Heart disease is the leading cause of death in the United States, which is why most people are concerned about the health of their heart and generally recognize the critical warning signs of a problem. Relatively speaking, kidney health gets far less media attention, which means that people tend to be less well-informed regarding what causes kidney disease and the various ways that they can protect these vital organs.
Understanding what causes kidney disease provides clues to lifestyle choices that can improve kidney function. In fact, the healthier the kidneys are, the better overall health tends to be.
What Causes Kidney Disease?
To become more familiar with kidney disease, it is essential to understand the functions performed by these organs. Most people know that the kidneys manage fluid levels in the body, mainly by producing urine. The kidneys also act as filters, keeping blood cells circulating throughout the body while allowing waste to leave.
This is just the beginning of the various roles the kidneys serve. They also help to keep blood pressure on an even keel, manage the production of red blood cells, balance sodium and potassium levels in the body and create stronger bones by activating vitamin D. Additionally, the kidneys are responsible for putting sugar back into the bloodstream.
A healthy person with normally functioning kidneys probably has little cause to notice them. However, this changes when symptoms like unexplained fatigue, loss of appetite, nausea, headaches and muscle cramps arise. People experiencing kidney problems may notice a change in the frequency and volume of urination. Numbness or swelling in the feet and hands are also common symptoms, while others may feel relentlessly thirsty and experience mental confusion.
Most of these symptoms arise only in the latter stages of kidney disease. Many people in the early stages have few or no symptoms at all. This is why it’s critical to recognize risk factors for kidney disease.
An individual who has a personal or family history of any of these conditions is at greater risk for developing kidney disease:
- High blood pressure
- Cardiovascular disease
- Previous occurrences of kidney disease
Additional risk factors include obesity, smoking, kidney stones and chronic urinary tract infections. People belonging to certain ethnic heritages, like African Americans and Hispanics, also tend to be more likely to develop kidney disease.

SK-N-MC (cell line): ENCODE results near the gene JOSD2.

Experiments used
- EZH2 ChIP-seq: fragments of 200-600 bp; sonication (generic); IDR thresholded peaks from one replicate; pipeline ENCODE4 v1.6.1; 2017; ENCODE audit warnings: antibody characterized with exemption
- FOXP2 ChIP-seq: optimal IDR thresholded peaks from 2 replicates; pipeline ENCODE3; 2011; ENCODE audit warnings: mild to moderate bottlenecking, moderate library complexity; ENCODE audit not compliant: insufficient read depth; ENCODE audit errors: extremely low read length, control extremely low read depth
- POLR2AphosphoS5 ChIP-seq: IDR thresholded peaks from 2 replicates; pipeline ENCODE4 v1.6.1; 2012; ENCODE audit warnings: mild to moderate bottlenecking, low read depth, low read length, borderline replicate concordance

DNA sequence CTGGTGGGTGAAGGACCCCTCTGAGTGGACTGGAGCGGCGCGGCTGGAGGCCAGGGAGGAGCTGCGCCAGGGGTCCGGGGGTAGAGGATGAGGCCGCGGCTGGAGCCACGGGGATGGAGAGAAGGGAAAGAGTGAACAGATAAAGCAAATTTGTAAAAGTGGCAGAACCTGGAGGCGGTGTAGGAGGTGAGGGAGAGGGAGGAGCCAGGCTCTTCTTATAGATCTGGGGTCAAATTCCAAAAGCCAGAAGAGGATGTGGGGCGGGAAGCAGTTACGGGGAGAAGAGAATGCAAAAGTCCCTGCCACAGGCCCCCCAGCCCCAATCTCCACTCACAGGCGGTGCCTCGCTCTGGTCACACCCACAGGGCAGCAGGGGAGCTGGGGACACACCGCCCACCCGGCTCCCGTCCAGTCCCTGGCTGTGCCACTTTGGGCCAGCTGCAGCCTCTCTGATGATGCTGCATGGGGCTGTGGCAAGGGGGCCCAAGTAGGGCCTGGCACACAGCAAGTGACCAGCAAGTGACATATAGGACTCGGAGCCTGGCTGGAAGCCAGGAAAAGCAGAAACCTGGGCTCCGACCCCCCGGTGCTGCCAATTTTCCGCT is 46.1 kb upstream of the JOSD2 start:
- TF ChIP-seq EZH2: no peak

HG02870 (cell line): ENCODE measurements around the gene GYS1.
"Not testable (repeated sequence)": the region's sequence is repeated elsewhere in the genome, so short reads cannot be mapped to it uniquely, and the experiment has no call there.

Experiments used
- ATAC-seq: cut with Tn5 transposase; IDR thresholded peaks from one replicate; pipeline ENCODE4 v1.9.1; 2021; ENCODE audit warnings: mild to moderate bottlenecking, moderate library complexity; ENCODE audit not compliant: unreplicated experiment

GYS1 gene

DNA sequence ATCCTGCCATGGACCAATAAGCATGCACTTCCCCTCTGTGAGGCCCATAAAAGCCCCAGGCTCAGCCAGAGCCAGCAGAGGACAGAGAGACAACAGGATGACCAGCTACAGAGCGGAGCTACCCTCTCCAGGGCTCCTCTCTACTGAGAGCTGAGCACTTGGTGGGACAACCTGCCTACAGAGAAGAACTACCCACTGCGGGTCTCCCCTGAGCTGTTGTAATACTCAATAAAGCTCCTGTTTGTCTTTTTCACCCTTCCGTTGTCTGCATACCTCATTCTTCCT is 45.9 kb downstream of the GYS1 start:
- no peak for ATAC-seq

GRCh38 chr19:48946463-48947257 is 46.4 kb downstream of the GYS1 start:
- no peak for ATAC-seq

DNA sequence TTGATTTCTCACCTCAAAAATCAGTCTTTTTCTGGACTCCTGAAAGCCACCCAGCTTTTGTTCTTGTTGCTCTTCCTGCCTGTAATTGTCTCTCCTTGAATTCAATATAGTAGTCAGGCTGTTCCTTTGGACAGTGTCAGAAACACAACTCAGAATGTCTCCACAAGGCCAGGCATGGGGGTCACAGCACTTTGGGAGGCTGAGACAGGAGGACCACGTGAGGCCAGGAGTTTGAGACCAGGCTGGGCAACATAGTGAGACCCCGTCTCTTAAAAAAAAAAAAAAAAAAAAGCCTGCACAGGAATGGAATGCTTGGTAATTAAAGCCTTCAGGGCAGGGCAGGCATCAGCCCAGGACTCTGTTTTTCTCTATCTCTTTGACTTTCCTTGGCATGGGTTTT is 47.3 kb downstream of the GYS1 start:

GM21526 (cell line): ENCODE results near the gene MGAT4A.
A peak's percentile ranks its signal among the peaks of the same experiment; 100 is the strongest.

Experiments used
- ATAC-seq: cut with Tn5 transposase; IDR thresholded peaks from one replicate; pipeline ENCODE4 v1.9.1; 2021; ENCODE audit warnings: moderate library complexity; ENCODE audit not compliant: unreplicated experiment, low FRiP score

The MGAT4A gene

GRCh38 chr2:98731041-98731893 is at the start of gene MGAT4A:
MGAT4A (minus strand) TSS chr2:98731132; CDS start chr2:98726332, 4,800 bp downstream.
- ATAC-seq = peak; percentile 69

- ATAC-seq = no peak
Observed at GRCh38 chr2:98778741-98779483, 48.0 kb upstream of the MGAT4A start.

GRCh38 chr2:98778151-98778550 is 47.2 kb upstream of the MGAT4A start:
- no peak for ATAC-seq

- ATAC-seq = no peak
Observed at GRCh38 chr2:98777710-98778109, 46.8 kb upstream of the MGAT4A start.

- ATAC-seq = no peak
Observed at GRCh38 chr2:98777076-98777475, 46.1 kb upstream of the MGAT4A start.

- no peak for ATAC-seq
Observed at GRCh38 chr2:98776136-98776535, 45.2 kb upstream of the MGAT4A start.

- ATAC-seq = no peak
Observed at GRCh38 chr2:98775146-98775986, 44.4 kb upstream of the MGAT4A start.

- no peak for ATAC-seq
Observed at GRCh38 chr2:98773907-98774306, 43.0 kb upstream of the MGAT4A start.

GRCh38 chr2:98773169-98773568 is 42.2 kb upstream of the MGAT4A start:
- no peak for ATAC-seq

It’s important for people to be aware of these risk factors, because they are most often what causes kidney disease. Doctors say that people with conditions like diabetes, high blood pressure and cardiovascular disease often experience impaired kidney function. This can become dangerous, especially if it goes untreated.
Even people who don’t have any of the risk factors for developing kidney problems may benefit from promoting kidney health. In fact, when it comes to improving kidney health, people have far more control than they may realize.
10 Tips to Keep Kidneys Healthy
1. Drink Water
Proper hydration is vital to kidney health. When the body doesn’t get enough water, the kidneys get dry, causing them to absorb toxins rather than expel them. Insufficient hydration further causes water retention because the kidneys cannot expel the liquids that they normally would. Doctors recommend drinking between six to eight glasses of water every day, but keep in mind that daily intake may need to be increased in conditions like hot weather or when performing strenuous physical activities.
2. Put Down the Salt
When it comes to foods to avoid with kidney disease, this seasoning is at the top of the list. Salt is added to processed foods, and many people won’t pick up a fork until shaking some salt onto every item on their plate. Keeping sodium intake to less than 2,300 milligrams per day is a great way to improve kidney health.
It isn’t necessary to run a marathon or become a crossfit champion to enhance kidney function. Simply taking an after-dinner walk is a sensible start to being more active. Look for ways to increase movement every day. As it becomes more natural to be mobile, consider trying more strenuous workouts. Riding a bike, swimming, dancing and yoga all are wonderful for kidney health.
4. Quit Smoking
It’s impossible to overstate how crucial giving up tobacco is to promoting healthier kidneys. Smoking impairs blood flow to all of the organs, and it may interfere with the efficacy of blood pressure medications. Kicking the habit may not be easy, but it is the healthiest choice for everyone.
5. Cut Back on Alcohol
It’s best to refrain from alcohol except on special occasions. People who want to drink more often are advised to restrict intake to one drink a day for women and one to two drinks a day for men.
6. See Your Doctor
Routine medical appointments give your doctor a chance to perform potentially life-saving screenings. Don’t neglect annual checkups, and be vigilant about additional appointments if your kidney disease risk factors are high.
7. Monitor Sugar Intake
People with diabetes are extremely likely to develop kidney disease. Those who have this condition or are at risk for it are recommended to limit consumption of sweets, sodas and alcohol.
8. Keep Tabs on Blood Pressure
Consistently high blood pressure causes the kidneys to work overtime. Monitor blood pressure regularly, and stick to any recommended medications prescribed by a doctor.
9. Choose a Healthy Diet
Select lean proteins and plenty of fresh fruits and vegetables for most meals. Consuming green, leafy vegetables keeps body weight in check while also providing critical nutrients that every system in the body requires for optimal functionality.
10. Limit NSAIDS
Regularly taking ibuprofen, naproxen and similar over-the-counter pain relief remedies puts a strain on the kidneys. Ask a doctor about healthier alternatives for everyday pain management.